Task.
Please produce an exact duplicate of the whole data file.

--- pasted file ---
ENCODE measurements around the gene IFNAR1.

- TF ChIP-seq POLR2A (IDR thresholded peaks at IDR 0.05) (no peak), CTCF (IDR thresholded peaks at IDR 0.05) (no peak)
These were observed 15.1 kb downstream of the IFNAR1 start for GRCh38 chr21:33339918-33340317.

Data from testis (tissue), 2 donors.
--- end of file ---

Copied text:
ENCODE measurements around the gene IFNAR1.

- TF ChIP-seq POLR2A (IDR thresholded peaks at IDR 0.05) (no peak), CTCF (IDR thresholded peaks at IDR 0.05) (no peak)
These were observed 15.1 kb downstream of the IFNAR1 start for GRCh38 chr21:33339918-33340317.

Data from testis (tissue), 2 donors.